2014년 8월 12일 화요일

iscroll galaxy s performace issue

using iscroll in android 2.3.2

1.try translateZ(0); 

.listview, .listview * {translateZ(0);}

Instead, if, say, your list is made of LIs:

.listview li {translateZ(0);}


2. remove * in css rules

3. remove rounded corner. According to #6, this is maybe wrong.


  • It seems that a list of items is very slow regardless of the amount of list items
So, knowing this, I worked on the assumption that there were some rendering kinks. Firstly, I removed the rounded corners, which didn't do anything for performance. Then I started removing the box-shadow and text-shadow. After applying some overrides, performance is now good. It's not great, but it's at least usable. Everything seems to run more smoothly, even transitions.


I'd say that removing shadows gave me a performance boost of at least 100%. Which to me makes it worth it (even though it looks a little less nice).

4. text-shadow none  ??? According to #6, this is maybe wrong. 
Copy code
  1. * {
  2.     text-shadow: none;
  3.     box-shadow: none;
  4.     -moz-box-shadow: none;
  5.     -webkit-box-shadow: none;
  6. }

5. dot use <a>tag in list 

In my experience, the problem occurs only with lists whose items are links. That is, the items are clickable/tappable with the content wrapped in an <a> tag. On most mobile touchscreen devices, performance of these types of lists is abysmal.  Frankly, it's just unacceptable. I would be embarrassed to release an app or web site with this kind of list performance.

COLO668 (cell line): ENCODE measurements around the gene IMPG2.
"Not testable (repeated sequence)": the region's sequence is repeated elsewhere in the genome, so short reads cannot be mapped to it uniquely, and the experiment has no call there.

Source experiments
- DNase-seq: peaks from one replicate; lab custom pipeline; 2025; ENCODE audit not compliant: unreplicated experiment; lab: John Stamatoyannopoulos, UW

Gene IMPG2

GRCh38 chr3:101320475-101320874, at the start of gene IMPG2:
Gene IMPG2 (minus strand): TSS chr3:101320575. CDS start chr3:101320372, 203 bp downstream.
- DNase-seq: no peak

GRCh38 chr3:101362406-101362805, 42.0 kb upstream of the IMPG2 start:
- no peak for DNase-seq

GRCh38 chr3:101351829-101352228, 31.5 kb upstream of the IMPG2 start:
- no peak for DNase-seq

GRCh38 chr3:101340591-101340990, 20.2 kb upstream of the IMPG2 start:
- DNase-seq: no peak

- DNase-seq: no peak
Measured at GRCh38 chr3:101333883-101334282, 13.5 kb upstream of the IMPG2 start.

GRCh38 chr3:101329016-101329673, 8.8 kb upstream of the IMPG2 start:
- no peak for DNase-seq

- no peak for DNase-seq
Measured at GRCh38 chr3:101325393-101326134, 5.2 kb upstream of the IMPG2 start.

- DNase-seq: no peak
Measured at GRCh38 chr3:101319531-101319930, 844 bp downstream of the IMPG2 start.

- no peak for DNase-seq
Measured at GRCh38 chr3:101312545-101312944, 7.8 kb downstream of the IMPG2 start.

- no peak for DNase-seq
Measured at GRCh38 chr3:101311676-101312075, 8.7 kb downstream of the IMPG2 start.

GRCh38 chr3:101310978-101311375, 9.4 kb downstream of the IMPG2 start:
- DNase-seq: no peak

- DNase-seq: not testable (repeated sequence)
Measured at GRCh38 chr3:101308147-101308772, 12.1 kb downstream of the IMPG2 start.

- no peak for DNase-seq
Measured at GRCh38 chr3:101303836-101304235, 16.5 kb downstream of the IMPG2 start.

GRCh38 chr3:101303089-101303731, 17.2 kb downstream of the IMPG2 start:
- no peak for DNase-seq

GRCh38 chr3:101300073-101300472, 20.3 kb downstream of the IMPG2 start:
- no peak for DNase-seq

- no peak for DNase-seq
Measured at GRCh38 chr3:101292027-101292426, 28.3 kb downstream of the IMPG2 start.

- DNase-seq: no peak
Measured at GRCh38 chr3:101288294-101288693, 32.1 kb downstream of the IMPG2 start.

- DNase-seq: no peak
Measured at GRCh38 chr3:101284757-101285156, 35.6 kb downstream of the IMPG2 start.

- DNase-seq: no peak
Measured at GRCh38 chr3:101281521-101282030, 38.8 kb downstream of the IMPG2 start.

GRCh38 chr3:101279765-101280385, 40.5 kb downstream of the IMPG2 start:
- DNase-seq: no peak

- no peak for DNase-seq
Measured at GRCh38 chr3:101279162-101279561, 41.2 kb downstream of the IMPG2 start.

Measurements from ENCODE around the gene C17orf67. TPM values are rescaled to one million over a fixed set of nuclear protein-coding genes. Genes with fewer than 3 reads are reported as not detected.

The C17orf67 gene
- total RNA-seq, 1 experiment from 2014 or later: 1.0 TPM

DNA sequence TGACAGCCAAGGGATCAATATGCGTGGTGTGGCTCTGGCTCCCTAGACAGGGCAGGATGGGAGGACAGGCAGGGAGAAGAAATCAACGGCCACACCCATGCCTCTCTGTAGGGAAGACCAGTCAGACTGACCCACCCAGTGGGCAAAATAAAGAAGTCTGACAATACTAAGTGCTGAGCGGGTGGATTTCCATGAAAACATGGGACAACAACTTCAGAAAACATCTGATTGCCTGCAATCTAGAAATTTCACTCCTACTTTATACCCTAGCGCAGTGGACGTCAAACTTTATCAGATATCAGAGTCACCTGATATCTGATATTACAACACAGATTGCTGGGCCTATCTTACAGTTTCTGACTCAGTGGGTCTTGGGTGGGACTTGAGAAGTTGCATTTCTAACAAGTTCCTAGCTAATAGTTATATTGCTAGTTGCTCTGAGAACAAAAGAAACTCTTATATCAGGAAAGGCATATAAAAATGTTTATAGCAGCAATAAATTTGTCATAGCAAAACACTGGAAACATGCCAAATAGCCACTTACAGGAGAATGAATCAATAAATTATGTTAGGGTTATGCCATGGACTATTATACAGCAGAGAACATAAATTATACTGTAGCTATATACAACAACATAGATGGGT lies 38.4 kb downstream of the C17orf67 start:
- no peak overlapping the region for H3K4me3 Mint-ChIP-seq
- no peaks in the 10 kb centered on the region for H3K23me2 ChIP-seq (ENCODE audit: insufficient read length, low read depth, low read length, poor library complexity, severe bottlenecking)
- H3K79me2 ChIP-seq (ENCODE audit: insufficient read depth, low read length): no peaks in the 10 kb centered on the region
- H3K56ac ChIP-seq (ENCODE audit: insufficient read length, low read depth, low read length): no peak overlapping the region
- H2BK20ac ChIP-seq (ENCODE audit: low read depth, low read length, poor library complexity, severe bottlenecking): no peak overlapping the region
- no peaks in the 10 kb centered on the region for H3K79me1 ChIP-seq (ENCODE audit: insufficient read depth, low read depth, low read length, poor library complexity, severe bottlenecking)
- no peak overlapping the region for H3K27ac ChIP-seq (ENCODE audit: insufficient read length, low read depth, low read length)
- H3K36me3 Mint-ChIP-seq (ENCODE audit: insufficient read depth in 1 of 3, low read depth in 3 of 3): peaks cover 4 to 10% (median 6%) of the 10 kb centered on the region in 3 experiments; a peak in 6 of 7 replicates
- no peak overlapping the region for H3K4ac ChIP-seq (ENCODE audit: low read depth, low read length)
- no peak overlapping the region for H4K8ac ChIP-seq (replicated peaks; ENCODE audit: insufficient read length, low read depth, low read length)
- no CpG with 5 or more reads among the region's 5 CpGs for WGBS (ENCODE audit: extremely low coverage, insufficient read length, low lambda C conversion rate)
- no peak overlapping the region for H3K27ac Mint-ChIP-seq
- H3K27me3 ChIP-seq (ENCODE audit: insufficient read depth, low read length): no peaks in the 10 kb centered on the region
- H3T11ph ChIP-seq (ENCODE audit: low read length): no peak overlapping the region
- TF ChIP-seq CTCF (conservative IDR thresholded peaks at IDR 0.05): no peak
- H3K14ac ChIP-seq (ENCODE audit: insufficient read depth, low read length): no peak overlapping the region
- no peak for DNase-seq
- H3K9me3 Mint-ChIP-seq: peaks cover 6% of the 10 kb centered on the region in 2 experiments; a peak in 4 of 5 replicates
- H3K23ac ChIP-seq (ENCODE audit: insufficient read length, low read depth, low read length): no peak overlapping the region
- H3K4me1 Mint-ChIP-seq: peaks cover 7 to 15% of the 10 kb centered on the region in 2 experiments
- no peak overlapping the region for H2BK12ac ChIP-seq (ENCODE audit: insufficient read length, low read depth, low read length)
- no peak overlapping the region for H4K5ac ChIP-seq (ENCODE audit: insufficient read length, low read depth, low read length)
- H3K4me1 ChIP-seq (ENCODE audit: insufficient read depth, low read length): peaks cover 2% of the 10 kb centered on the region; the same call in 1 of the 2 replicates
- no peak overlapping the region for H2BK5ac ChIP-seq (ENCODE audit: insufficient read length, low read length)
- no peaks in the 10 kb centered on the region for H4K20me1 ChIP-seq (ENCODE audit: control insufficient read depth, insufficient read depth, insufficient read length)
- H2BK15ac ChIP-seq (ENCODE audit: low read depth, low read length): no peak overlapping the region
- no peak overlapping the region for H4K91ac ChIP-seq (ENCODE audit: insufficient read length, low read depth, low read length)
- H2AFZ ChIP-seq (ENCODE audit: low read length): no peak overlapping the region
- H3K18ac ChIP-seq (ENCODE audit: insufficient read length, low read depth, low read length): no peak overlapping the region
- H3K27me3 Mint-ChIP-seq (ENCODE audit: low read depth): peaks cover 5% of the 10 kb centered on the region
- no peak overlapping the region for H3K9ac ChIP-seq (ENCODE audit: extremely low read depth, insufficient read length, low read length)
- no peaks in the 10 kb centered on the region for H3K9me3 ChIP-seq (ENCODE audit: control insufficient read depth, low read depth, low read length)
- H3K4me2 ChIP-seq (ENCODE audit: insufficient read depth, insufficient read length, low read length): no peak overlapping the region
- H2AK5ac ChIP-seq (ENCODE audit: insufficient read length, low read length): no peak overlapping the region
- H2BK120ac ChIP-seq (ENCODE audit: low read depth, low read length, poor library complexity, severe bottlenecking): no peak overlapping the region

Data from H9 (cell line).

There is no problem with lists whose items are NOT links. They scroll quite nicely, at least on the devices on which I have tested. (Admittedly limited - iPhone 4 and 4S, iPad 1.)

Proposed solutions have often revolved around specific enhancements - typically shadows, box-shadows, and gradients - and have involved removing these from list items.


6. if you have to use <a>tag , use below trick

Depending on how complex the styling, this will slow things down either a little or a lot, as the poor little CPU in the mobile device tries to keep-up with all those events. JQM is busy flipping styles around, and the browser is trying it's best to keep up with it. Unfortunately, most/all of this is going on in the CPU, and so any hardware acceleration goes largely out the window.

Not only does this slow things down, but it's a horrible visual distraction. What useful purpose does all that piano-key nonsense serve? I say "none".

So, here, really is the fundamental issue. It's inappropriate to use up/down/hover states on list items. At least not whilst scrolling. It serves no useful purpose, it's slow and it's visually distracting.

Fortunately, (at least for mobile touchscreen app developers, like myself) there is a quick and simple workaround. Just a bit of CSS to make it go away:

*.ui-listview *.ui-btn-up-c,
*.ui-listview *.ui-btn-down-c,
*.ui-listview *.ui-btn-hover-c
  {
  /* Copy your .ui-btn-up styles here */
  }

/* Repeat for each of your themes */

If you make ALL of the styles the same for up/down/hover you will see near-native performance. Even so much as a different border will impact performance drastically. Make all the styles the same for all of these states, and the visual distraction goes away. The CPU time needed to do all that redrawing goes away. The user is much happier. The developer isn't embarrassed to release the app.